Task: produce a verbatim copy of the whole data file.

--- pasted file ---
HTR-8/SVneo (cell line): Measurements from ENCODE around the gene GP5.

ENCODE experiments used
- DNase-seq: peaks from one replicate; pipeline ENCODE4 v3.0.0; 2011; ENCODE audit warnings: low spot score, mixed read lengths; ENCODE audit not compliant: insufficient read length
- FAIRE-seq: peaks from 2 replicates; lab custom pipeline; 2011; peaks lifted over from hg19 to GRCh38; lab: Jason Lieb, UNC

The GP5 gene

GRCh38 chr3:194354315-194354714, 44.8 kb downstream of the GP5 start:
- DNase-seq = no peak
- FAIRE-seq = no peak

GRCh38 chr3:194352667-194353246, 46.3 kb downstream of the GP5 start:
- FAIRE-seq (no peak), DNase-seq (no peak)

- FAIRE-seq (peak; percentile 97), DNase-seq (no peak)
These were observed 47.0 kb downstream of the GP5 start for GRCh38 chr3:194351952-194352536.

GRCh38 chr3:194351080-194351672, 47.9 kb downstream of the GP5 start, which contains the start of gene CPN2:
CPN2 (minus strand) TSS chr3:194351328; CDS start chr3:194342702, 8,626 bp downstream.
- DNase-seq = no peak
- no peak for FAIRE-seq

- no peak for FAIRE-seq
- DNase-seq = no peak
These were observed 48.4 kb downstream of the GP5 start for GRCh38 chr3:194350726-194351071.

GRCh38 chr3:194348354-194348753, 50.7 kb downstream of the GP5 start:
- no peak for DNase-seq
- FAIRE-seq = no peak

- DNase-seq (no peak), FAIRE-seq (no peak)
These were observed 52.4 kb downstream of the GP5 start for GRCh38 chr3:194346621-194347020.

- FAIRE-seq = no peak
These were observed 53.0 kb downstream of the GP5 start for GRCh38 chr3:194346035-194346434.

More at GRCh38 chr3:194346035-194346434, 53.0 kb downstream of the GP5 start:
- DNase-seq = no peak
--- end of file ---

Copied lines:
HTR-8/SVneo (cell line): Measurements from ENCODE around the gene GP5.

ENCODE experiments used
- DNase-seq: peaks from one replicate; pipeline ENCODE4 v3.0.0; 2011; ENCODE audit warnings: low spot score, mixed read lengths; ENCODE audit not compliant: insufficient read length
- FAIRE-seq: peaks from 2 replicates; lab custom pipeline; 2011; peaks lifted over from hg19 to GRCh38; lab: Jason Lieb, UNC

The GP5 gene

GRCh38 chr3:194354315-194354714, 44.8 kb downstream of the GP5 start:
- DNase-seq = no peak
- FAIRE-seq = no peak

GRCh38 chr3:194352667-194353246, 46.3 kb downstream of the GP5 start:
- FAIRE-seq (no peak), DNase-seq (no peak)

- FAIRE-seq (peak; percentile 97), DNase-seq (no peak)
These were observed 47.0 kb downstream of the GP5 start for GRCh38 chr3:194351952-194352536.

GRCh38 chr3:194351080-194351672, 47.9 kb downstream of the GP5 start, which contains the start of gene CPN2:
CPN2 (minus strand) TSS chr3:194351328; CDS start chr3:194342702, 8,626 bp downstream.
- DNase-seq = no peak
- no peak for FAIRE-seq

- no peak for FAIRE-seq
- DNase-seq = no peak
These were observed 48.4 kb downstream of the GP5 start for GRCh38 chr3:194350726-194351071.

GRCh38 chr3:194348354-194348753, 50.7 kb downstream of the GP5 start:
- no peak for DNase-seq
- FAIRE-seq = no peak

- DNase-seq (no peak), FAIRE-seq (no peak)
These were observed 52.4 kb downstream of the GP5 start for GRCh38 chr3:194346621-194347020.

- FAIRE-seq = no peak
These were observed 53.0 kb downstream of the GP5 start for GRCh38 chr3:194346035-194346434.

More at GRCh38 chr3:194346035-194346434, 53.0 kb downstream of the GP5 start:
- DNase-seq = no peak